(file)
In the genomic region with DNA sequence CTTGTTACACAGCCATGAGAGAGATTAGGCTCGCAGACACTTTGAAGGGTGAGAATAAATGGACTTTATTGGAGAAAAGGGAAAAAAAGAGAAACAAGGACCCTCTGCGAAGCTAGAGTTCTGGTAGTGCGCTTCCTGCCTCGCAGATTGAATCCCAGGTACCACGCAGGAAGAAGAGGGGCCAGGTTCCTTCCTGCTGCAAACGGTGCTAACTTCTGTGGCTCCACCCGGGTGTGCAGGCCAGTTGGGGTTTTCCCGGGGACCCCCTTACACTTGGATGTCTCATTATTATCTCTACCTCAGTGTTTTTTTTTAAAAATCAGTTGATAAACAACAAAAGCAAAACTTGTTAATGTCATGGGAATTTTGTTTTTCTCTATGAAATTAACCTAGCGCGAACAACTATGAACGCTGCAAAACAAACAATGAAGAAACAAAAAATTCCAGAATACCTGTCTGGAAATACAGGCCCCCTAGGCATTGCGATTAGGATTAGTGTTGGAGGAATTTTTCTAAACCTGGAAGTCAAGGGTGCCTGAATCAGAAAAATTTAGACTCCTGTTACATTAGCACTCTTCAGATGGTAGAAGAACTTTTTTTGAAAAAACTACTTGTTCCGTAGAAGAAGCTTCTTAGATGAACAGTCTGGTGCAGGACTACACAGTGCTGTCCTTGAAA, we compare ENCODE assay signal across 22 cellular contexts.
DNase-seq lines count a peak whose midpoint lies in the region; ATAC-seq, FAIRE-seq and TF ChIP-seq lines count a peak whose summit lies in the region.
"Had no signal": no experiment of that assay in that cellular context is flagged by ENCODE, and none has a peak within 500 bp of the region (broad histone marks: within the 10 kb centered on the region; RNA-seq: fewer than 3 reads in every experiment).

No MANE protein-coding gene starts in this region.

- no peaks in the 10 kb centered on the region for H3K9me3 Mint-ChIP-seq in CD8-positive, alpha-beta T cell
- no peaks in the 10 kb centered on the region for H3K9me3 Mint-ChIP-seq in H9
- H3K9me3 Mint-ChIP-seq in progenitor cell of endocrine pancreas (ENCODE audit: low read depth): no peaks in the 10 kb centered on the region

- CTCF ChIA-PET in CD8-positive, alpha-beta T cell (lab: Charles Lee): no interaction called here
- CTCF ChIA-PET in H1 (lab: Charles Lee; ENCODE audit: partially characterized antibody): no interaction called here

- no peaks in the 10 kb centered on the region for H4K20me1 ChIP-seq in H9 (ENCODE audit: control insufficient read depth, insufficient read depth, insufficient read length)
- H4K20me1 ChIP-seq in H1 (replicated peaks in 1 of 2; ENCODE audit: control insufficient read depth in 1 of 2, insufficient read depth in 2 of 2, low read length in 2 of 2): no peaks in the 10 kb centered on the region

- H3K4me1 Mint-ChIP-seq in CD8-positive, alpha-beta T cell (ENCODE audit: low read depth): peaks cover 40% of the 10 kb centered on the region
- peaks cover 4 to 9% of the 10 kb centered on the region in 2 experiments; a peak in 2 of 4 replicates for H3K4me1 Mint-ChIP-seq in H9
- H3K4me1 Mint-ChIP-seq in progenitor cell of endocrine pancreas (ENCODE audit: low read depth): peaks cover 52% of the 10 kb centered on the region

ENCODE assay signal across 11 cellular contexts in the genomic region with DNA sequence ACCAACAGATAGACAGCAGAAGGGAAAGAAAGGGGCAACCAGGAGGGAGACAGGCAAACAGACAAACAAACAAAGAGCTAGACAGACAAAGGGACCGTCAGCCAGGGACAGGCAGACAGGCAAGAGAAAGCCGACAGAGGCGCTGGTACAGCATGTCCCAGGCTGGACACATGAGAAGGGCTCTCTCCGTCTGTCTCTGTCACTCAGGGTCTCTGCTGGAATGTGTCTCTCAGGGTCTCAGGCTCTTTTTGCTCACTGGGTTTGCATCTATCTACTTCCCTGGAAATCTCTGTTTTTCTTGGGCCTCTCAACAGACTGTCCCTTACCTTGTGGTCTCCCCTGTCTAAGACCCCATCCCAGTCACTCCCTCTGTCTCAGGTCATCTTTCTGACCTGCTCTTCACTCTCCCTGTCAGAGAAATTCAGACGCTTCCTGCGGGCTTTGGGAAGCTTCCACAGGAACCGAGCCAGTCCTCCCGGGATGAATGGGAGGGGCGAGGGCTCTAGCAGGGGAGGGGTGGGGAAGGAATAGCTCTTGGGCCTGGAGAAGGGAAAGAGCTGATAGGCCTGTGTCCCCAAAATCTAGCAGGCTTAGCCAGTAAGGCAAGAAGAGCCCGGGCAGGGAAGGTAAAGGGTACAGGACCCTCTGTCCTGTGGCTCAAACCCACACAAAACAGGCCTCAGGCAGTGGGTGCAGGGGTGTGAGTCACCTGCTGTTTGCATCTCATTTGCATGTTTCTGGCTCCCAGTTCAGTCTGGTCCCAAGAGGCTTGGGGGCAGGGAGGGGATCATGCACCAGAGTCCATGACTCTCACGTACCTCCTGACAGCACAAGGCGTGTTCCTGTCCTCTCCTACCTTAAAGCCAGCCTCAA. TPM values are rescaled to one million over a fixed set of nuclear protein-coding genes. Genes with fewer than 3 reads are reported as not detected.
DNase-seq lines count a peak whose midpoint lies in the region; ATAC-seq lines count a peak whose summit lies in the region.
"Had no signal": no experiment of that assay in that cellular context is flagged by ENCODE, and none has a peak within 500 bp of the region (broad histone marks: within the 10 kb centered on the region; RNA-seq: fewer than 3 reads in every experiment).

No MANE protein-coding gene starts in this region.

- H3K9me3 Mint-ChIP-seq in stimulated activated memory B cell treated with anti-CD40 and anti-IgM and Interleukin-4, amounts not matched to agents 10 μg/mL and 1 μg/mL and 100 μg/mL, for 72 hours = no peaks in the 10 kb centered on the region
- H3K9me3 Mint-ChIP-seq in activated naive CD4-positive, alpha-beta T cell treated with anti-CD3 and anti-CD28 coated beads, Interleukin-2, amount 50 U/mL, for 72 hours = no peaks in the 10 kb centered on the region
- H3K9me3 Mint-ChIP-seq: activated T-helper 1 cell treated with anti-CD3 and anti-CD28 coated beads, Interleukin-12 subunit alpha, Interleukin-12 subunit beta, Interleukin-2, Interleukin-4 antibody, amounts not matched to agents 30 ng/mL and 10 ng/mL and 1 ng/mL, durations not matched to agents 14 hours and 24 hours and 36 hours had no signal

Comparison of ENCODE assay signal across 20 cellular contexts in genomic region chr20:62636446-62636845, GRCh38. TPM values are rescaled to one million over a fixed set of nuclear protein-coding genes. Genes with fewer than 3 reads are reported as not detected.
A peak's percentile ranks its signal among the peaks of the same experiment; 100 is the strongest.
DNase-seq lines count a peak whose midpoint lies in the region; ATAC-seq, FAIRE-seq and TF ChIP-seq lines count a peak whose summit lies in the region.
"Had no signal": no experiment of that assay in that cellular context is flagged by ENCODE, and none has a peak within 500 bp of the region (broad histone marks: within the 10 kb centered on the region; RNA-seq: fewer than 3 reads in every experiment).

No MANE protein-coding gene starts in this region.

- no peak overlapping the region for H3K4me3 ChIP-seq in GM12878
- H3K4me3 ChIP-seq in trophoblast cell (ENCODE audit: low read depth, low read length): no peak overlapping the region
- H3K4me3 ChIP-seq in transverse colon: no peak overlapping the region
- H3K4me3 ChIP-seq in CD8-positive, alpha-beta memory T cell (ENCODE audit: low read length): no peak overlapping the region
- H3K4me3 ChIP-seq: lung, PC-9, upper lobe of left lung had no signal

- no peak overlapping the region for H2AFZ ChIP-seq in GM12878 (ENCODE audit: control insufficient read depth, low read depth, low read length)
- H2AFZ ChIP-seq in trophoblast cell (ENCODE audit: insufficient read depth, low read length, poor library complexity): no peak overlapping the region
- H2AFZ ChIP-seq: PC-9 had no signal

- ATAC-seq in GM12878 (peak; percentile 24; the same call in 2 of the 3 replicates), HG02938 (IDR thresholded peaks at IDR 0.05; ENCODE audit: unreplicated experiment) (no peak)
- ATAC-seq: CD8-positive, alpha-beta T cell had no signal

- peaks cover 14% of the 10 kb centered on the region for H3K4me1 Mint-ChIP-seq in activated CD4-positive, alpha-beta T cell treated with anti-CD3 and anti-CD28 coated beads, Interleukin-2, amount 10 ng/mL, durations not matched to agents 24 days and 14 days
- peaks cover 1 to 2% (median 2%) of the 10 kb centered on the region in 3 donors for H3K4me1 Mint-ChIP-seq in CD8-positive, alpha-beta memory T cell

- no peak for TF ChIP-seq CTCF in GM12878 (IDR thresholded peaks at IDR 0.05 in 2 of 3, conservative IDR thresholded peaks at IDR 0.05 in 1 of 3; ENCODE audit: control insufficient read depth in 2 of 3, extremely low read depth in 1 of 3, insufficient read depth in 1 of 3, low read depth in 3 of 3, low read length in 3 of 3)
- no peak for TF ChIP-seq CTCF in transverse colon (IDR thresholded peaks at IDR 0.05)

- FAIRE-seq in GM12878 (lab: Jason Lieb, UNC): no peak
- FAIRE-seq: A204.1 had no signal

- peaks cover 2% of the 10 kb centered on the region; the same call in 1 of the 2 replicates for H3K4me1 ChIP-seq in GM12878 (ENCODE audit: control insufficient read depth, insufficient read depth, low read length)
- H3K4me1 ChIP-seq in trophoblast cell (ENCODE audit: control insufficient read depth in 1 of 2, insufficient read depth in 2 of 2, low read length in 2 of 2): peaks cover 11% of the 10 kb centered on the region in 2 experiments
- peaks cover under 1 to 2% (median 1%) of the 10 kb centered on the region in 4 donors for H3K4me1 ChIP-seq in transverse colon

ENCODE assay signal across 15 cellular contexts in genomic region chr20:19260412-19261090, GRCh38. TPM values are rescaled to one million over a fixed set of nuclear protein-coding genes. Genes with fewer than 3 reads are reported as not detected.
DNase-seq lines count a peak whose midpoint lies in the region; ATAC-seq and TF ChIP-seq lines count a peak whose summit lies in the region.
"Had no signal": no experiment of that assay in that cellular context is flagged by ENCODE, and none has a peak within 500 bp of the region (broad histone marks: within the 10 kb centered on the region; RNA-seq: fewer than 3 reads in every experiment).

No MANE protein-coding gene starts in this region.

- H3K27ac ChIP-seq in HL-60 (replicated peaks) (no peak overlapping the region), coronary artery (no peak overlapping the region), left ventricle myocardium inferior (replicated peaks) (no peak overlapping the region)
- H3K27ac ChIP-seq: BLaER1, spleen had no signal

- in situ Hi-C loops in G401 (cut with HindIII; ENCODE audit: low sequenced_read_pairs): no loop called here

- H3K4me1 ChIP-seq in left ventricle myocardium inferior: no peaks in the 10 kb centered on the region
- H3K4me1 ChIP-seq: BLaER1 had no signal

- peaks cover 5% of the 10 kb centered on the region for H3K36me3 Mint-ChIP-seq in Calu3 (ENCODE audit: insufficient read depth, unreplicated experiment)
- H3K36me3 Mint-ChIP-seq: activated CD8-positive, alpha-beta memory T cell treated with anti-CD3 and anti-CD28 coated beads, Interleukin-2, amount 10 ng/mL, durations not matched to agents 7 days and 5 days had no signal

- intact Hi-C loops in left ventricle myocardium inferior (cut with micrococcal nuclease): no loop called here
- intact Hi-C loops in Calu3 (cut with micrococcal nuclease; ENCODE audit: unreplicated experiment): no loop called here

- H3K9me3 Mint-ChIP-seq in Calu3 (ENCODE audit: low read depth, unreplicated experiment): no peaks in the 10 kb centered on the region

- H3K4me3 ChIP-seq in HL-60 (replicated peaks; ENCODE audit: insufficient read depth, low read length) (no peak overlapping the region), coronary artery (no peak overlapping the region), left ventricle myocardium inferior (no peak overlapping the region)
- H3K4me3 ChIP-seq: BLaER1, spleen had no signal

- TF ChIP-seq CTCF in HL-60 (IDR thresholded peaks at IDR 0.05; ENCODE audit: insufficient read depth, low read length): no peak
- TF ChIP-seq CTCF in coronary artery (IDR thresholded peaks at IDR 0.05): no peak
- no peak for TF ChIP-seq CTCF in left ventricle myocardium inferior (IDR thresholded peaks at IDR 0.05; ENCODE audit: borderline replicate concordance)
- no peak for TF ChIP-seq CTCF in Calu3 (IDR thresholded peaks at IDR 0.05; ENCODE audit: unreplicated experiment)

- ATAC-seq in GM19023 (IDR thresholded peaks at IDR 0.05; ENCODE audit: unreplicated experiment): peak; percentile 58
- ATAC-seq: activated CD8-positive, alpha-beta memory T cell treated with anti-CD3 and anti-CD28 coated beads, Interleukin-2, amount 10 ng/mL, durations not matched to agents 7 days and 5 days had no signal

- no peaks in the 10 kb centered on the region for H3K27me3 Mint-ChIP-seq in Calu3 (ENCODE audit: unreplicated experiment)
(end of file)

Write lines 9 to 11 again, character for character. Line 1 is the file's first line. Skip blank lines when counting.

- CTCF ChIA-PET in H1 (lab: Charles Lee; ENCODE audit: partially characterized antibody): no interaction called here

- no peaks in the 10 kb centered on the region for H4K20me1 ChIP-seq in H9 (ENCODE audit: control insufficient read depth, insufficient read depth, insufficient read length)
- H4K20me1 ChIP-seq in H1 (replicated peaks in 1 of 2; ENCODE audit: control insufficient read depth in 1 of 2, insufficient read depth in 2 of 2, low read length in 2 of 2): no peaks in the 10 kb centered on the region